Obedient: dutifully complying with the commands, orders or instructions of one in authority. 

Frequently I’m called upon to help an owner change his dog from being human aggressive to human friendly. Most of these owners have already done their due diligence by exposing their dog to friendly humans as well as trying the use of positive association by offering treats to the dog in the presence of friendly humans before they ever contact me. I’m often a last resort and most of the time the news I have to deliver is less than ideal. A good majority of these dogs will never change for various reasons too lengthy to discuss through this format but for the few that are able to make some progress there is usually one thing standing in their way. The owner has not made it obvious to their dog that the human in their pack of two has complete authority.

In talking to these frustrated owners I am able to determine after a very short moment of observation that they are not able to tell their dogs to do very much at all. The fact is it only occurs to the owner that the lack of obedience is a problem within the scenarios that are important to them. They don’t see that it’s an issue working against their goals that they are unable to get their dog to down and stay while they prepare the dog’s meal, for example. For the owners that want to have some control over whether or not their dog barks at a stranger they need to reassess whether or not they have any control over their dog at all. For the record let me state that getting your dog to perform commands via the promise of a food reward is not my idea of control. In fact, performing a task for the promise of reward is no where near the definition of obedient. I’m talking about good-old-fashioned “because I said so” obedience. The kind parents of another era used to implement.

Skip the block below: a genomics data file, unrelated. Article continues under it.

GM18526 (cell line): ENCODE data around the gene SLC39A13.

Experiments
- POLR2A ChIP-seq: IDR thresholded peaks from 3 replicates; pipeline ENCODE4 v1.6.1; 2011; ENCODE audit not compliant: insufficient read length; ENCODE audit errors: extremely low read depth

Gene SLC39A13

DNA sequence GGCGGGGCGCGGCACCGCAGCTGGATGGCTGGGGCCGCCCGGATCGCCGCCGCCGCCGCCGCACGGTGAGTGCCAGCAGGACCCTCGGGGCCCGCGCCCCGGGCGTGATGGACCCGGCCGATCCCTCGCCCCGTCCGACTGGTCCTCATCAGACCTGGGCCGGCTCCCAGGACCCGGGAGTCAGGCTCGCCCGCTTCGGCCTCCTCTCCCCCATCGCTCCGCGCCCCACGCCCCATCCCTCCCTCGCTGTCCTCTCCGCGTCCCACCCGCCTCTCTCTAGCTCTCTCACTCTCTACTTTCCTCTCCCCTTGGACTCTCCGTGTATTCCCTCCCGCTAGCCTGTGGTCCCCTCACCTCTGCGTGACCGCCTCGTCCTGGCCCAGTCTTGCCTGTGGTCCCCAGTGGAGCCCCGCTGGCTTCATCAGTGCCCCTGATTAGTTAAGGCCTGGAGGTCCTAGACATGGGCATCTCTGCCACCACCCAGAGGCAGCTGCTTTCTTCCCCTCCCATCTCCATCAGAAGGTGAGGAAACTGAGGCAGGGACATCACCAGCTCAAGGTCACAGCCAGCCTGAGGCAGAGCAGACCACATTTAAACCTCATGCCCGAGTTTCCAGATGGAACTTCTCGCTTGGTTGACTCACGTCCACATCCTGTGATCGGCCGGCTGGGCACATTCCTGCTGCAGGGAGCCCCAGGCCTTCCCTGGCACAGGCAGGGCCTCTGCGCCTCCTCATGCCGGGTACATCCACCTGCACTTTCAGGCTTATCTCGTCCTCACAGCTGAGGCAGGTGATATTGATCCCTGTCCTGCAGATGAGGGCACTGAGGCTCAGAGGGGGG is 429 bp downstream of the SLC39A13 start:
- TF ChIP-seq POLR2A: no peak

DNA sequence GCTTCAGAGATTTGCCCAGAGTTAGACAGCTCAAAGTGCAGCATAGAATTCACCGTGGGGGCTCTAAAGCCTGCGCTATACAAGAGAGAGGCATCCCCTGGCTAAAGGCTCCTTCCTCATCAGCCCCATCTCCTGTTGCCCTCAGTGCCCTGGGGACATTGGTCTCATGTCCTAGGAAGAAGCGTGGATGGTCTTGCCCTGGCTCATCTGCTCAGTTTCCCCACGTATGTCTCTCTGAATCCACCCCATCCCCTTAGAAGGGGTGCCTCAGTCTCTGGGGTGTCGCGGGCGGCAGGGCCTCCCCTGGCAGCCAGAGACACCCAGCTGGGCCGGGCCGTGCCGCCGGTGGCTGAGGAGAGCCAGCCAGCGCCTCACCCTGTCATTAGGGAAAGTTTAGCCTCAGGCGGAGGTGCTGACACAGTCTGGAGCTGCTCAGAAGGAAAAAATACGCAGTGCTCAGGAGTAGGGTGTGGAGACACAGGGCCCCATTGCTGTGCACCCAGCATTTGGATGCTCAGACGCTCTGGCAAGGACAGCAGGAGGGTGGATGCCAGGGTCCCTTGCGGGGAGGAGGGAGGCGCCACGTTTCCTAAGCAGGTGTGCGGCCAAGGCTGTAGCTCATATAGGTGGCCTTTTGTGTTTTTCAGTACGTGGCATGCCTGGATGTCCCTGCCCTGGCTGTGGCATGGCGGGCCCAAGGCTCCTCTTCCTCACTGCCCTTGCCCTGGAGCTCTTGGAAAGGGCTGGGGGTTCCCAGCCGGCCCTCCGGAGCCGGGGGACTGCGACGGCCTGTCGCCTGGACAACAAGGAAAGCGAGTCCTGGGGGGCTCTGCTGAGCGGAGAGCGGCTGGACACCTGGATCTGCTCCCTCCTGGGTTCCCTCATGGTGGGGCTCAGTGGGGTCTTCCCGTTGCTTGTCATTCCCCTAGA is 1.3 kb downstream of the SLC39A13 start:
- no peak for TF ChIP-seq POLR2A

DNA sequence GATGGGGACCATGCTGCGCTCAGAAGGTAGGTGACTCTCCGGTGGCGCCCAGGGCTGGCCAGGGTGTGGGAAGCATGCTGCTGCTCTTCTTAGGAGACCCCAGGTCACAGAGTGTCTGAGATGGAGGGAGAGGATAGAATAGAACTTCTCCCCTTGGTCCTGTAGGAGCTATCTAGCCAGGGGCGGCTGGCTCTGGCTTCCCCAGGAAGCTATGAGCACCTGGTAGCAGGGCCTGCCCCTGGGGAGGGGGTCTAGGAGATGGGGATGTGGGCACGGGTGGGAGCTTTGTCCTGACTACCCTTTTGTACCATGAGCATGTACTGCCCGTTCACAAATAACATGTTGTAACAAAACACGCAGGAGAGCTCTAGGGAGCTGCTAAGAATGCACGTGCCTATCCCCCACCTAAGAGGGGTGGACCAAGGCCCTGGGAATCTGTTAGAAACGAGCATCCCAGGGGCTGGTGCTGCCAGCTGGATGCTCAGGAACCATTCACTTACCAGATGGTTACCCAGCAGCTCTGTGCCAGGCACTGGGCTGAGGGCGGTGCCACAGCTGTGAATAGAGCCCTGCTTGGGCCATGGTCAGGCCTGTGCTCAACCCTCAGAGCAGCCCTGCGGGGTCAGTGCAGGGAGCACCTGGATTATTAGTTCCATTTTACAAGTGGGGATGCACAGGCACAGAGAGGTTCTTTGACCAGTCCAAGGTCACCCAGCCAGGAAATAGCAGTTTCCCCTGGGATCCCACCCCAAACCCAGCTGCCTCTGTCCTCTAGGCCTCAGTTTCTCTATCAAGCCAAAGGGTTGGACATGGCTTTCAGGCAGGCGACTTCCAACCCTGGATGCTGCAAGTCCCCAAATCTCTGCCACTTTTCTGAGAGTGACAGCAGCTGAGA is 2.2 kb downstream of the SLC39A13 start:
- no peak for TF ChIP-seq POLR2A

For everyone that has gone the route of positive reinforcement obedience training in an effort to train their dog I say to you “good job”. If you have areas of difficulty that still remain its time to learn how to properly correct a dog for blatant disobedience. Very little is written on it today. It’s not the topic of academic types. It’s the topic of trainers that actually train dogs instead of just writing about training dogs. I’m talking about the trainers that don’t take “no” for an answer when it’s in the best interest of the dog. But if you dig a little on the internet you will come across some good instruction to get you started on the right path of implementing proper corrections into your regimen of positive reinforcement training that will get you the respect that is missing and essential to obedience.